If your bank account is “depleted,” it sounds like you have zero dollars in your account. Fortunately, it doesn’t work exactly like that for these government benefit trust funds.

Writing in The Washington Post, Jared Bernstein, a former chief economist to Vice President Joe Biden, and now a senior fellow at the Center on Budget and Policy explains, “It does not mean that either program is broke and can’t pay benefits. Most of the funding for these insurance programs comes through payroll and income taxes levied on current incomes. Therefore, even if the trust funds go to zero, about three-quarters of Social Security and 90 percent of Medicare benefits will be financed by dedicated revenue.”

He adds that by no means should these cuts be allowed to occur. But, Bernstein cautions, “Beware of scare tactics suggesting that the trust funds are the programs’ only source of revenue.”

He cites an article that appeared in Politico announcing that Medicare is scheduled “to go broke three years earlier than expected.” As Bernstein observes, the article goes on without any qualifying points about how the lion’s share of benefits will still be financed by revenue inflows.

The Cost of a Delay in Finding a Fix

Once both Social Security trust funds are depleted, the programs will only be able to pay out 79 percent of scheduled benefits, based on payroll and other Social Security tax revenues projected at that time, says Romina Boccia. Boccia is the deputy director of Thomas A. Roe Institute for Economic Policy Studies and the Grover M. Hermann fellow in federal budgetary affairs at The Heritage Foundation. 

In an article for The Daily Signal she writes, “What this means for beneficiaries is that in the absence of congressional action, benefits could be delayed or indiscriminately cut across the board by 21 percent.”

Delaying finding a solution could cost taxpayers even more, she says, referring back to the Summary. “In their report, the trustees highlight that if Congress waits until the trust funds become exhausted, the cost of making the program solvent will be as much as 40 percent higher. That means much deeper benefit cuts and higher tax increases for workers and beneficiaries,” Boccia writes.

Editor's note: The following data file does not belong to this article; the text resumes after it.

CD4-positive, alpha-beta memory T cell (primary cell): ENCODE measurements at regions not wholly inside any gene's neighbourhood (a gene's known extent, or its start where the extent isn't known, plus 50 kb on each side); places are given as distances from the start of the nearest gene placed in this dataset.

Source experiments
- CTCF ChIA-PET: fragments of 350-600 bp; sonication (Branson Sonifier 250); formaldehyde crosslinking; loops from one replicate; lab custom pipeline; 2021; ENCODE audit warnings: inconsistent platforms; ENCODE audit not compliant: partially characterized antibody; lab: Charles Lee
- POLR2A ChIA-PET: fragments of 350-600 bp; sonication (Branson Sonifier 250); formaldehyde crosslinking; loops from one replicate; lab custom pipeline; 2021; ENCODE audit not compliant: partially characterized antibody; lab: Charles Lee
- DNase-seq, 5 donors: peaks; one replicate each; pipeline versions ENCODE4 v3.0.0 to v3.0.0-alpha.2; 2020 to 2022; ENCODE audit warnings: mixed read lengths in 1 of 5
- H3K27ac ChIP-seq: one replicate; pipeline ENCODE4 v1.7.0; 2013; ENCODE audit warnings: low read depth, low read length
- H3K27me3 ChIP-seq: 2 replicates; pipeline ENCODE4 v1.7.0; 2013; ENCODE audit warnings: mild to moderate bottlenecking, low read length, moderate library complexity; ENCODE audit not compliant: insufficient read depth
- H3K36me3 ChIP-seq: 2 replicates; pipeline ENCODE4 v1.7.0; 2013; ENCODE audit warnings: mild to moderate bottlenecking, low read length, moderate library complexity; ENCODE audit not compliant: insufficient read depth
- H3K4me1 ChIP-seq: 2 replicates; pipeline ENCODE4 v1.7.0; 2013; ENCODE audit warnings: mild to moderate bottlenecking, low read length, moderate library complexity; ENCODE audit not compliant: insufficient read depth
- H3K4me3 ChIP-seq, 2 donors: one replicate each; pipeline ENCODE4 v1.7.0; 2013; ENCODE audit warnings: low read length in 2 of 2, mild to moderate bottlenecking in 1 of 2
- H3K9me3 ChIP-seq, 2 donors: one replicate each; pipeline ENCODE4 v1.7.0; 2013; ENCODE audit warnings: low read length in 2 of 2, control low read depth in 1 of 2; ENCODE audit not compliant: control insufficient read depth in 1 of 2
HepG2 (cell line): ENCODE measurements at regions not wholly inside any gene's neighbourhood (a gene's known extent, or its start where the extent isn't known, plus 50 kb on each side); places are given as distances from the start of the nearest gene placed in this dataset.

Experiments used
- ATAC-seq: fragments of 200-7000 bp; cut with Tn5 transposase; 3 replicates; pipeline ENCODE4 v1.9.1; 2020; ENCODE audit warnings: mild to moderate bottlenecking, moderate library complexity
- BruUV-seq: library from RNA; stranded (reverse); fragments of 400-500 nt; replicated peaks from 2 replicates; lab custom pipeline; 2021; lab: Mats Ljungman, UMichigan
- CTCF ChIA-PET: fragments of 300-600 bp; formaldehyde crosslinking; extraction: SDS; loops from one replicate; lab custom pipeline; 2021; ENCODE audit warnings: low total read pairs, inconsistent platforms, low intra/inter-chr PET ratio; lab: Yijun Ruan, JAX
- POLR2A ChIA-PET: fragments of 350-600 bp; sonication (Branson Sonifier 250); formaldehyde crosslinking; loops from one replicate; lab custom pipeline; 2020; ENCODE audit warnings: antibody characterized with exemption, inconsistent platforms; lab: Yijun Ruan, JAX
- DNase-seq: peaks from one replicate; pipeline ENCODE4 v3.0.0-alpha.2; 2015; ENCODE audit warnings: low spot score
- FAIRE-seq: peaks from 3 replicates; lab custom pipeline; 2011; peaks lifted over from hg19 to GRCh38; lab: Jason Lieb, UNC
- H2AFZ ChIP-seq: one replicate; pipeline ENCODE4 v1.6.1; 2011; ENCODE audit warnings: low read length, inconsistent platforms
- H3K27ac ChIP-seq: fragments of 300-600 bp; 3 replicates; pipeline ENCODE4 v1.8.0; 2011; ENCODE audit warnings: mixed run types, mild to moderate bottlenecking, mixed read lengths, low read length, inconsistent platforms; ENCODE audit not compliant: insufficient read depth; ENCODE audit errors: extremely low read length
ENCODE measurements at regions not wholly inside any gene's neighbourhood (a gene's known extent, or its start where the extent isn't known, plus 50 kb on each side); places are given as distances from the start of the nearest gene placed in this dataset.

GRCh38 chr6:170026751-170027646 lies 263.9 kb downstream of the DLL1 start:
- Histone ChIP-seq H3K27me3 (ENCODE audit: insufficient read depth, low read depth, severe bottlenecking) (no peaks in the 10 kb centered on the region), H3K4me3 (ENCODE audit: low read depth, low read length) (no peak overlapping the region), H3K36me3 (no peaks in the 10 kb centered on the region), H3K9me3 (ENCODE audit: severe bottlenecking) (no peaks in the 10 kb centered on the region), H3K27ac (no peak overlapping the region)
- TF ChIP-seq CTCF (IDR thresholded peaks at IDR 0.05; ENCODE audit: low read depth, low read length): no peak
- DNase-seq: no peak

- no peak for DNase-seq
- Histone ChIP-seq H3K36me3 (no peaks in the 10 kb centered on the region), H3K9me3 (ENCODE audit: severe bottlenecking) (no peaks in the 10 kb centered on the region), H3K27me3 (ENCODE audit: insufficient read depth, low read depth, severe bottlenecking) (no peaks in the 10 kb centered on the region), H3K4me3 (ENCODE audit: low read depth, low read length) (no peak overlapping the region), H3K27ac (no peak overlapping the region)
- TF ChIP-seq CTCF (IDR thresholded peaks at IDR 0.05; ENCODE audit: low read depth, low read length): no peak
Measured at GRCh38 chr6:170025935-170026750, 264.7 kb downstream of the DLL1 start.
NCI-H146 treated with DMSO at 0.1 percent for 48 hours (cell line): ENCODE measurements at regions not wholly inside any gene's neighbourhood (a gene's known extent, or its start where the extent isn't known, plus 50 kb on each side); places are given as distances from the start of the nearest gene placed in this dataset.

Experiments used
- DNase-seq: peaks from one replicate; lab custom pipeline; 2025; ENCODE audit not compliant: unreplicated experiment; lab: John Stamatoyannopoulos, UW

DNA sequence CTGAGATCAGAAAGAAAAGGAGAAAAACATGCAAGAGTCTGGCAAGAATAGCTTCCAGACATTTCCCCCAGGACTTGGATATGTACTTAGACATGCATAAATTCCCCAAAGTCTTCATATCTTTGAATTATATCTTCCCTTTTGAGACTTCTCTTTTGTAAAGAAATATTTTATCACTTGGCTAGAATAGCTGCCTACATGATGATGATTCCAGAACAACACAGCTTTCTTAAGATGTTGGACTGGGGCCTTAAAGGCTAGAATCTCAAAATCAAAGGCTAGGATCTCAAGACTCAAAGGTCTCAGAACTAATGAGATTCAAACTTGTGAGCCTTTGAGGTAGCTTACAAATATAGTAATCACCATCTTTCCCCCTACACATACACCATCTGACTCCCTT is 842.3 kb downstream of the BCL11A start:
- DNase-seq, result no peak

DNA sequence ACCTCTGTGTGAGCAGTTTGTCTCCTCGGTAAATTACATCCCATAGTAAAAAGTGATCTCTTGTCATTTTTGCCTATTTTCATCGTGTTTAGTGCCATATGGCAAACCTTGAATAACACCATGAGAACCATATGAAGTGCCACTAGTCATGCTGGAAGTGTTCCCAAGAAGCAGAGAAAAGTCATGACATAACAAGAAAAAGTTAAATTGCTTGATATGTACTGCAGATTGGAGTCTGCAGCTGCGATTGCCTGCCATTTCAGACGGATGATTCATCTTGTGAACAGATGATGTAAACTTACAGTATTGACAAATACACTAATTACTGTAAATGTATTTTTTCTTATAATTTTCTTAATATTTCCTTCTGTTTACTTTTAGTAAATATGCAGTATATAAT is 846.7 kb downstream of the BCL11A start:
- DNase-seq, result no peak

“If Congress opted to raise the payroll tax rate to cover the shortfall, without adjusting benefits, workers would need to part with 16.3 percent of their covered earnings, up from the current rate of 12.4 percent,” she concludes.

That is a sobering thought. And a fresh reminder that Congressional action to correct this path could be a long time coming. 

Preparing for a Financially Secure Future

All of this confirms one inescapable reality: We are ultimately responsible for the quality and security of our own retirements.

If you count on enjoying a financially confident future, take heed. It’s important to not let alarmist headlines or the dour tones of ever-constant, 24/7 news cycles drive the progress of your retirement plan. And what is the best course of action? Instead, to remain calm, plan smart, prepare well, and stay focused on your plan.

Getting the Retirement Financial Future in Order

Uncertainty isn’t something that we can ever completely avoid. So, what can you do to protect yourself and your loved ones?

Work closely with your financial professional to create income safety nets that ensure that, should you face a benefit cut, you have solutions to strengthen your income in other ways. If you need help, financial professionals at SafeMoney.com can assist you with exploring your options.

Use our “Find a Financial Professional” section to connect with someone directly. Should you need a personal referral, call us at 877.476.9723.